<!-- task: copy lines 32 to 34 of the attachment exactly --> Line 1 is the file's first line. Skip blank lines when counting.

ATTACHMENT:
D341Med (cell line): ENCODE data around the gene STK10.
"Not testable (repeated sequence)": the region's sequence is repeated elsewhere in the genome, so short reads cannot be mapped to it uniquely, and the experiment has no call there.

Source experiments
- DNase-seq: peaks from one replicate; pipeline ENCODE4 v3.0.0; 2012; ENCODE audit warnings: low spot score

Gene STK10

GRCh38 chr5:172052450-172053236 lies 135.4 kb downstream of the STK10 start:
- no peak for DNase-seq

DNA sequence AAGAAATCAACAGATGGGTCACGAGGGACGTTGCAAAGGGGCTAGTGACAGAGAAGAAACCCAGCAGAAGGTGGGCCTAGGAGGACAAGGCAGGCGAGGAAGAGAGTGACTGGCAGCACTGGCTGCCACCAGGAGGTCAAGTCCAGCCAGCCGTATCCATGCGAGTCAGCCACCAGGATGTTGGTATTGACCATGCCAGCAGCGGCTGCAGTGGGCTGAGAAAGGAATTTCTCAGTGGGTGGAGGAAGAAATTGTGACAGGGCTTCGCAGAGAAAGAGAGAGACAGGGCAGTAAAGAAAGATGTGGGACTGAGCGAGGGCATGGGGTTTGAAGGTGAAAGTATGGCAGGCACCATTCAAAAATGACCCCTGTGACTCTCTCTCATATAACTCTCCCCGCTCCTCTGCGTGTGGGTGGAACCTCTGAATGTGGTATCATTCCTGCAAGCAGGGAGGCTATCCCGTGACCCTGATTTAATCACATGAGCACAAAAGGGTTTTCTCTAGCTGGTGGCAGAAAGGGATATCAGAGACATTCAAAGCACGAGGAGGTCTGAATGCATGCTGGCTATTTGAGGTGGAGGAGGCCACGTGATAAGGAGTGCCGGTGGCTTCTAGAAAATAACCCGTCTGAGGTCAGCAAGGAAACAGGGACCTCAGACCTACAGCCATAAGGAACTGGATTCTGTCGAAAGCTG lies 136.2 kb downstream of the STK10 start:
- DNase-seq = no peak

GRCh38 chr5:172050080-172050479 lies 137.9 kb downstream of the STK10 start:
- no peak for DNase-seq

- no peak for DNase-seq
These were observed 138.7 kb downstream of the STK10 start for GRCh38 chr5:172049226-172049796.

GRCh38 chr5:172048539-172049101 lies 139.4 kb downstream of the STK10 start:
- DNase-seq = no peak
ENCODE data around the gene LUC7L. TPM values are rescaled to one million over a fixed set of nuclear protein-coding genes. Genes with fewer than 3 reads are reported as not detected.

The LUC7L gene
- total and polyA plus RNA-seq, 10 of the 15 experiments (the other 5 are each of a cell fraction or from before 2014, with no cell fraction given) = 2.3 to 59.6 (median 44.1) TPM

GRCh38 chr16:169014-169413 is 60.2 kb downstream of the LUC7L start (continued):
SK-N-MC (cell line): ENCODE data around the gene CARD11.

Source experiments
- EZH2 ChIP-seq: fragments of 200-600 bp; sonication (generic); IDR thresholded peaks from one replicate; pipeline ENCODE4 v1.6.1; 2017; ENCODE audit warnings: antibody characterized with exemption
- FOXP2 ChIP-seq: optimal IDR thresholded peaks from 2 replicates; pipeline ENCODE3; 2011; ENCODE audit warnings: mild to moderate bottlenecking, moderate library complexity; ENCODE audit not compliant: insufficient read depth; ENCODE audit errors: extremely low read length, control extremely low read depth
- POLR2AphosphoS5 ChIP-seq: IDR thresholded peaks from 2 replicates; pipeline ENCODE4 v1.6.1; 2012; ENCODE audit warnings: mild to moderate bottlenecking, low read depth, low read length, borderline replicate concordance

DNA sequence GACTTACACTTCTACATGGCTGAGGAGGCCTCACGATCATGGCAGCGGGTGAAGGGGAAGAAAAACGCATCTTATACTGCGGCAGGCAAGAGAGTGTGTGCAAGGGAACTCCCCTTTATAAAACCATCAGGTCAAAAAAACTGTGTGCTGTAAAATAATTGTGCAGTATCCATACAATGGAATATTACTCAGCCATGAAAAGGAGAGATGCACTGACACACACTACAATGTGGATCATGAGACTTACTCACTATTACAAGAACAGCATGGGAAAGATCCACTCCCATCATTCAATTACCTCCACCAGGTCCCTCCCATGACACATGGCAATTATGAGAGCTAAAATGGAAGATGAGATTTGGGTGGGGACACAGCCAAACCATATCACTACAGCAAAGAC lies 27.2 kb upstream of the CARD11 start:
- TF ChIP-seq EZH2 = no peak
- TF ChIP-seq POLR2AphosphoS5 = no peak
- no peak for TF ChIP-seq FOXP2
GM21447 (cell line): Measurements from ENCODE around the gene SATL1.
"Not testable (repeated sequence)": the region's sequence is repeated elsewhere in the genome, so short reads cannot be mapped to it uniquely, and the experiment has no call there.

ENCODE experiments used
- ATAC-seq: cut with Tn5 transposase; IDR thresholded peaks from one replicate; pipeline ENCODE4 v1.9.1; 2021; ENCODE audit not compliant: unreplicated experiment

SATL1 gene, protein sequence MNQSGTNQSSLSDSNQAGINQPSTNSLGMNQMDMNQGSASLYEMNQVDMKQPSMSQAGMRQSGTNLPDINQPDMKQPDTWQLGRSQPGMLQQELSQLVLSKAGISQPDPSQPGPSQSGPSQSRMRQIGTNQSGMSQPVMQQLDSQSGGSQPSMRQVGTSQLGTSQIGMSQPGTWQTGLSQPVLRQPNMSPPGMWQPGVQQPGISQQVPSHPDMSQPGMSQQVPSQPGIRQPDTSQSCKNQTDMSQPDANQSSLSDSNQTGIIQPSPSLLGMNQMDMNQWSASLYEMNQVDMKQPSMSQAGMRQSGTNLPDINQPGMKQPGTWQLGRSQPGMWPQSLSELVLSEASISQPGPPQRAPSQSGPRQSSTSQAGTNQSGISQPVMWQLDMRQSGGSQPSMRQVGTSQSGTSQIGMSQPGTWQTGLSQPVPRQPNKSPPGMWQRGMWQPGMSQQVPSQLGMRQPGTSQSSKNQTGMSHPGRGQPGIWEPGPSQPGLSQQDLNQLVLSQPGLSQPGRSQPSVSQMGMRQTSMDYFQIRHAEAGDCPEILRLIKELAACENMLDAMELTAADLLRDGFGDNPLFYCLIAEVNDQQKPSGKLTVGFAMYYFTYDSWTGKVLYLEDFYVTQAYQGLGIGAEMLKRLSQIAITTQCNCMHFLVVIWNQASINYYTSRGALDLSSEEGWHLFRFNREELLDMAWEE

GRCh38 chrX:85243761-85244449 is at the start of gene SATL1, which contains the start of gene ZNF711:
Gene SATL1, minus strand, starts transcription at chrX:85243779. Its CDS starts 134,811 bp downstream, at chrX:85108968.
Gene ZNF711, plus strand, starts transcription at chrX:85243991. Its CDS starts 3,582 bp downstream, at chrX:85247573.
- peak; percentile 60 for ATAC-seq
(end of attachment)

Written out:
- ATAC-seq: cut with Tn5 transposase; IDR thresholded peaks from one replicate; pipeline ENCODE4 v1.9.1; 2021; ENCODE audit not compliant: unreplicated experiment

SATL1 gene, protein sequence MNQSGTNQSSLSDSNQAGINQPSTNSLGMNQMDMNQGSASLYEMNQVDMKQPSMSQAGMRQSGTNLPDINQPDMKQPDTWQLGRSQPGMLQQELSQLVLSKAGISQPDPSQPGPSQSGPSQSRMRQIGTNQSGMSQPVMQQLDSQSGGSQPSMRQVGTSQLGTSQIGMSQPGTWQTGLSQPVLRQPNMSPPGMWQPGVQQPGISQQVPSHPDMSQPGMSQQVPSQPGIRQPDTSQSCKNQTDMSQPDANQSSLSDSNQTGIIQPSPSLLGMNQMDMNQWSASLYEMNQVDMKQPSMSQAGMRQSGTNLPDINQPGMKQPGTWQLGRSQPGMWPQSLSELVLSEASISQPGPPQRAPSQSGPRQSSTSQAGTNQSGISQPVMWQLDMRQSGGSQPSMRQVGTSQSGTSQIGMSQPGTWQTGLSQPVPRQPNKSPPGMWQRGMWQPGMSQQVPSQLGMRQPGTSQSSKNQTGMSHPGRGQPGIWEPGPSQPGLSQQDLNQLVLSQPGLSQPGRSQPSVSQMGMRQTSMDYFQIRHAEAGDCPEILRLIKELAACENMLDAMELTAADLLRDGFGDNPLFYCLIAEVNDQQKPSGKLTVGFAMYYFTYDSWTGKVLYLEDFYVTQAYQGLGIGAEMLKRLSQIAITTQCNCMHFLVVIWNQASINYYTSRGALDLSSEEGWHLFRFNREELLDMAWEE

GRCh38 chrX:85243761-85244449 is at the start of gene SATL1, which contains the start of gene ZNF711: